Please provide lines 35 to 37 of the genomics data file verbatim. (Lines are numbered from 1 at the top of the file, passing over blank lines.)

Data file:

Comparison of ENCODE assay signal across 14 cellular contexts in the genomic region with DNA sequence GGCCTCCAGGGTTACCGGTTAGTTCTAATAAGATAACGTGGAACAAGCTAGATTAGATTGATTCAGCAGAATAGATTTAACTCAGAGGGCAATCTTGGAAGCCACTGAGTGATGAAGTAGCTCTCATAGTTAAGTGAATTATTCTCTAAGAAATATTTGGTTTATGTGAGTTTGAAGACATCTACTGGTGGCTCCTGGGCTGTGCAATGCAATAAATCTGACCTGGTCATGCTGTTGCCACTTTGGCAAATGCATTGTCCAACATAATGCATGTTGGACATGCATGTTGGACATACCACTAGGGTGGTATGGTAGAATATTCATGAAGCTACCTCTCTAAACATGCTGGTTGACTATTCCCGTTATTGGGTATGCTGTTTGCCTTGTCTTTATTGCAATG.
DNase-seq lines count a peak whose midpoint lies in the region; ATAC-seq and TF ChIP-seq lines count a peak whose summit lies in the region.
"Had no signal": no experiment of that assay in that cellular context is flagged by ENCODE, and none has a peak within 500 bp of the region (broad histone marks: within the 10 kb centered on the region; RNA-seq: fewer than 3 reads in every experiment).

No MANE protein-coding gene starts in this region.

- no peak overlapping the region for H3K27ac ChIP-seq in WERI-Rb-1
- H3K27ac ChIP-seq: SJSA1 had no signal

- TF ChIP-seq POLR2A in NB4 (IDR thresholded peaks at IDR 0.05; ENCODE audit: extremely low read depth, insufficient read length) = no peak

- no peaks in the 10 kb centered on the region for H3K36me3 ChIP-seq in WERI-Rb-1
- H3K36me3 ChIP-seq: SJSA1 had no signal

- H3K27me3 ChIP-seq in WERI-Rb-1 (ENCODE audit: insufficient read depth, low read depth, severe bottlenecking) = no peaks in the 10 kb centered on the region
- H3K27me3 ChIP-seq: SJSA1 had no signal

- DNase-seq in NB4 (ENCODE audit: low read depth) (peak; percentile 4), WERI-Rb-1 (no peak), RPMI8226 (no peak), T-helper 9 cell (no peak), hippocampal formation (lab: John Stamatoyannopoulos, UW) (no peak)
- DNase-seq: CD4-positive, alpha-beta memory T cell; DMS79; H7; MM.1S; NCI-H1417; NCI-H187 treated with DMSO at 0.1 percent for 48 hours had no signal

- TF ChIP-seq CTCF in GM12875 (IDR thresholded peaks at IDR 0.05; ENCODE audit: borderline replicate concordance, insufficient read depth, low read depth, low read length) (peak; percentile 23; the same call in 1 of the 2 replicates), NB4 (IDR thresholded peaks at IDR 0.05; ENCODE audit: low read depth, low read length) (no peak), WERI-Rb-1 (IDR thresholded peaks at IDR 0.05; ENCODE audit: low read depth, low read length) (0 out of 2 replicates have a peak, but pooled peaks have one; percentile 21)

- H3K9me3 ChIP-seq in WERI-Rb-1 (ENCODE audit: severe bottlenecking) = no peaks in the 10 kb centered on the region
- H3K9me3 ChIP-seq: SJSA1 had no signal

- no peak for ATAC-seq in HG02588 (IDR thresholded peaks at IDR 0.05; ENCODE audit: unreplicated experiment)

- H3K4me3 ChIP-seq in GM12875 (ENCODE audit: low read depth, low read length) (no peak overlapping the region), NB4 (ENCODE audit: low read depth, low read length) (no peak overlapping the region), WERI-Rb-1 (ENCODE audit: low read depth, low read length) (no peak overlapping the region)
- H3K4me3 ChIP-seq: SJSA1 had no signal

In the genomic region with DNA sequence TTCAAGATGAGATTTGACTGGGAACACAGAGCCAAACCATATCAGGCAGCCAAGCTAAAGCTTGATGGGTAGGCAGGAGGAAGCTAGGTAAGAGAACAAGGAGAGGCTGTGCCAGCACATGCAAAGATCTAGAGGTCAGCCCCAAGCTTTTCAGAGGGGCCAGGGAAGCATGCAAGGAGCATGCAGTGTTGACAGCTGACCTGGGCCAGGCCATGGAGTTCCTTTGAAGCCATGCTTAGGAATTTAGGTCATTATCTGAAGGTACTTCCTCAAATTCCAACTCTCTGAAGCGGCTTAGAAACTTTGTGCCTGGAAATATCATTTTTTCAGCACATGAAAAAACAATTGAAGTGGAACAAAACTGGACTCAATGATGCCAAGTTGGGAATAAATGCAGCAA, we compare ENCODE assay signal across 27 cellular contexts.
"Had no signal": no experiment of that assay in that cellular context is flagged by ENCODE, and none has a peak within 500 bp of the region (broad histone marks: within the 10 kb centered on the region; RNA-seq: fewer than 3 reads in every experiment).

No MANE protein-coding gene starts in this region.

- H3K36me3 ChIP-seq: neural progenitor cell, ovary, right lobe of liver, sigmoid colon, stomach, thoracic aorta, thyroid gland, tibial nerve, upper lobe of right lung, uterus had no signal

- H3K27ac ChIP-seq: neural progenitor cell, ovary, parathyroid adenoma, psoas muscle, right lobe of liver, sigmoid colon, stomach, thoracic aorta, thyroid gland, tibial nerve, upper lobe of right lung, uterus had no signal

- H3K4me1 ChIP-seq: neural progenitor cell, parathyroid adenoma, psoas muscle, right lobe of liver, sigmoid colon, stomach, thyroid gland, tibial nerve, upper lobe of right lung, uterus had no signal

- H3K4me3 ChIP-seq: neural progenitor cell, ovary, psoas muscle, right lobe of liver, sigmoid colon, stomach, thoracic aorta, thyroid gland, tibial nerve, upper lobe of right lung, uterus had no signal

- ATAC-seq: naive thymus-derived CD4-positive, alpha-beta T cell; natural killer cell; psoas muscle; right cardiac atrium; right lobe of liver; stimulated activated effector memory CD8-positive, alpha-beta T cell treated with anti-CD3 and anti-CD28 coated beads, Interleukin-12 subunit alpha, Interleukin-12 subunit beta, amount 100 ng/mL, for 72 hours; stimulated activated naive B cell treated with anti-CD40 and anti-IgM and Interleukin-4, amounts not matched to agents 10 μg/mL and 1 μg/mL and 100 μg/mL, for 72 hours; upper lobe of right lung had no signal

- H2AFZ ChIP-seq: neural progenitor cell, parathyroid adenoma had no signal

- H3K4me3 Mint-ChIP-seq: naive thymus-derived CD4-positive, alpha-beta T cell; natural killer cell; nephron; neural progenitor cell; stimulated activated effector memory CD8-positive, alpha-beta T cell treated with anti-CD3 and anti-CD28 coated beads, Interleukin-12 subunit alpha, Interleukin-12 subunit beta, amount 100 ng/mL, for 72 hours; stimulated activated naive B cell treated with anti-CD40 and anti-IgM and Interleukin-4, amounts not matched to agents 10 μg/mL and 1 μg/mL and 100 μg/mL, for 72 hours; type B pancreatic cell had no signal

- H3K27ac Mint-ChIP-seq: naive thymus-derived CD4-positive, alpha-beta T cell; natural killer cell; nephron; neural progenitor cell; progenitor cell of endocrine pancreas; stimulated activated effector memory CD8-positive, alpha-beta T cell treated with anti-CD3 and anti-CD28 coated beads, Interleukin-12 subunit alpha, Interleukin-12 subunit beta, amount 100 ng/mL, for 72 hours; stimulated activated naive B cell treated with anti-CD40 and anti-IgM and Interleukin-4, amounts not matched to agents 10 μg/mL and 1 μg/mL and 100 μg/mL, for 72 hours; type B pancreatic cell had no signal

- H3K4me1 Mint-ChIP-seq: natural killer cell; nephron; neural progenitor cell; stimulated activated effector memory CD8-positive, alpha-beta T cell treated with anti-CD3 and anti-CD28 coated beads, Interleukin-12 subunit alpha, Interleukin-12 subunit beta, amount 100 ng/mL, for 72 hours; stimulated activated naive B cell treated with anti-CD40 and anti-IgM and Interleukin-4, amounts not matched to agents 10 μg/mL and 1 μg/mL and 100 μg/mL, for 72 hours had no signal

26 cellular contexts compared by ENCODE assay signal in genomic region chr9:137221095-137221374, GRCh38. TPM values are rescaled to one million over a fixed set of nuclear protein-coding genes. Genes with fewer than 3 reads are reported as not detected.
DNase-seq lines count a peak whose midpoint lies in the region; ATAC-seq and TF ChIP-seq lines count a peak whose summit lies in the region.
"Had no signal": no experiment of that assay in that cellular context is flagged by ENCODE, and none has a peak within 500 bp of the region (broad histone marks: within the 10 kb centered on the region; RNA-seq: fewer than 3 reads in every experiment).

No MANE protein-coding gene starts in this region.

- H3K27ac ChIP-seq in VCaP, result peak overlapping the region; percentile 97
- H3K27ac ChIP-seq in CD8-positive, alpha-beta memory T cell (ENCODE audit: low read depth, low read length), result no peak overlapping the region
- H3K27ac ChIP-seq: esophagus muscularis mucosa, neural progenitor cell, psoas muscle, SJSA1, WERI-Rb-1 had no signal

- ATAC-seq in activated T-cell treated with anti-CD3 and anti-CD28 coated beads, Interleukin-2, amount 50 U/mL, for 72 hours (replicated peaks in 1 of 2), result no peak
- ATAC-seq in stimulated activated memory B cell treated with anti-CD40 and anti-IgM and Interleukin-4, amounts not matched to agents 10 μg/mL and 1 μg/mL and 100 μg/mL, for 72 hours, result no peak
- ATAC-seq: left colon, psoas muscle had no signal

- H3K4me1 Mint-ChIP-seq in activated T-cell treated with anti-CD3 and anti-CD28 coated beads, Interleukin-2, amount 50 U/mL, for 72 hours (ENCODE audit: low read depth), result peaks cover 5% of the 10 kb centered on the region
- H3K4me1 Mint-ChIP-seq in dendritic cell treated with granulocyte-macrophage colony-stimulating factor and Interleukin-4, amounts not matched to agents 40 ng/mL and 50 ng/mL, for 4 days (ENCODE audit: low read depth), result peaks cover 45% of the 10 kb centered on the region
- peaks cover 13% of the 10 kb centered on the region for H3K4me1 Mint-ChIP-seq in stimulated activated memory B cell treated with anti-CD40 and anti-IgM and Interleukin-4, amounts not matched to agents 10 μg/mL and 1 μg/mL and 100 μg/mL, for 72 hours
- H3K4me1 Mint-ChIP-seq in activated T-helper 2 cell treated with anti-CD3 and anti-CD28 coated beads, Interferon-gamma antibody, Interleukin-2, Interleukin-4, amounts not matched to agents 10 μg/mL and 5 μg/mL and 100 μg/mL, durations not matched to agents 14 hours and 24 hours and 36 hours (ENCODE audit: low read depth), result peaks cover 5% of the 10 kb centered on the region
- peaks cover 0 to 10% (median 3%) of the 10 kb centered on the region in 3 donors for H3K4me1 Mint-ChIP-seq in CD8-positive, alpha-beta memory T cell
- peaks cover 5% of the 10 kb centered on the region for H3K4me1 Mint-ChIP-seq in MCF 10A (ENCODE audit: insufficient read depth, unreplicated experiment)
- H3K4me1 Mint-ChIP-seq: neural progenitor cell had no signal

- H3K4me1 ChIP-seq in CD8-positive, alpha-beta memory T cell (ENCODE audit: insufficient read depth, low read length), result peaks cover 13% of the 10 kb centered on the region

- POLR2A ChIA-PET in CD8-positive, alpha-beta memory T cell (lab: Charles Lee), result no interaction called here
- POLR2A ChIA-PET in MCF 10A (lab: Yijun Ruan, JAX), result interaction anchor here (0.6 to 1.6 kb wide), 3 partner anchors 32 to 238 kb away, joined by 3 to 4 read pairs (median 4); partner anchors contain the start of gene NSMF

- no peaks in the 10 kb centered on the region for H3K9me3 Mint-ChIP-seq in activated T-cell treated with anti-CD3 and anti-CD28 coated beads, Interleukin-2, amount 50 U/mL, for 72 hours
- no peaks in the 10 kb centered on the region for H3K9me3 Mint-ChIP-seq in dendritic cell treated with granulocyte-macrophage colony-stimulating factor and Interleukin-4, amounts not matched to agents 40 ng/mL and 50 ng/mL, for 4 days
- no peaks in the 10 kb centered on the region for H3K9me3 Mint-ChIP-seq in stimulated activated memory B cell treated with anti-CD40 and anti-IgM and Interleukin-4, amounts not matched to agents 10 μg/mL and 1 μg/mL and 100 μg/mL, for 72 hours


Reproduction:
No MANE protein-coding gene starts in this region.

- H3K27ac ChIP-seq in VCaP, result peak overlapping the region; percentile 97
- H3K27ac ChIP-seq in CD8-positive, alpha-beta memory T cell (ENCODE audit: low read depth, low read length), result no peak overlapping the region